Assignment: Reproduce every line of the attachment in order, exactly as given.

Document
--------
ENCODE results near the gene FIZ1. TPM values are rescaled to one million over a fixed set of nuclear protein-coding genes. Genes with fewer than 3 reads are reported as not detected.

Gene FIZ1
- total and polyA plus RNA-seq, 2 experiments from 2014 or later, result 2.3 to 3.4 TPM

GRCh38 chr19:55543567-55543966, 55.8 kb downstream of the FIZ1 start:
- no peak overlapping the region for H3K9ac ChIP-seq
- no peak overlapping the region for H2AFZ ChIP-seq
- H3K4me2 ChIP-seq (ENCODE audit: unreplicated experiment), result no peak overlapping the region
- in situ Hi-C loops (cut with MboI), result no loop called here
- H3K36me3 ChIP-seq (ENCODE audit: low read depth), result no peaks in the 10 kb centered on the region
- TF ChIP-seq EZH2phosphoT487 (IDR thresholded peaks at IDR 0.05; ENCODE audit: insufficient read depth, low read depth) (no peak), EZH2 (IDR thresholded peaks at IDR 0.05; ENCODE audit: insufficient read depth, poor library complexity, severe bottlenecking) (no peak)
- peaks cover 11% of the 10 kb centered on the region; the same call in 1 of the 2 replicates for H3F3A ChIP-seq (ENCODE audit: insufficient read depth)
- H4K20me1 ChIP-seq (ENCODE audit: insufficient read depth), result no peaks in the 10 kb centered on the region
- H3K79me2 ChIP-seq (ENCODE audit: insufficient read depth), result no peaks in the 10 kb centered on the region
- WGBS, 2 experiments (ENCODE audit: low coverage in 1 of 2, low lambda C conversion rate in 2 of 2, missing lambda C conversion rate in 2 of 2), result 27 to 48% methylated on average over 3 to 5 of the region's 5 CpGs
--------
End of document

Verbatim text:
ENCODE results near the gene FIZ1. TPM values are rescaled to one million over a fixed set of nuclear protein-coding genes. Genes with fewer than 3 reads are reported as not detected.

Gene FIZ1
- total and polyA plus RNA-seq, 2 experiments from 2014 or later, result 2.3 to 3.4 TPM

GRCh38 chr19:55543567-55543966, 55.8 kb downstream of the FIZ1 start:
- no peak overlapping the region for H3K9ac ChIP-seq
- no peak overlapping the region for H2AFZ ChIP-seq
- H3K4me2 ChIP-seq (ENCODE audit: unreplicated experiment), result no peak overlapping the region
- in situ Hi-C loops (cut with MboI), result no loop called here
- H3K36me3 ChIP-seq (ENCODE audit: low read depth), result no peaks in the 10 kb centered on the region
- TF ChIP-seq EZH2phosphoT487 (IDR thresholded peaks at IDR 0.05; ENCODE audit: insufficient read depth, low read depth) (no peak), EZH2 (IDR thresholded peaks at IDR 0.05; ENCODE audit: insufficient read depth, poor library complexity, severe bottlenecking) (no peak)
- peaks cover 11% of the 10 kb centered on the region; the same call in 1 of the 2 replicates for H3F3A ChIP-seq (ENCODE audit: insufficient read depth)
- H4K20me1 ChIP-seq (ENCODE audit: insufficient read depth), result no peaks in the 10 kb centered on the region
- H3K79me2 ChIP-seq (ENCODE audit: insufficient read depth), result no peaks in the 10 kb centered on the region
- WGBS, 2 experiments (ENCODE audit: low coverage in 1 of 2, low lambda C conversion rate in 2 of 2, missing lambda C conversion rate in 2 of 2), result 27 to 48% methylated on average over 3 to 5 of the region's 5 CpGs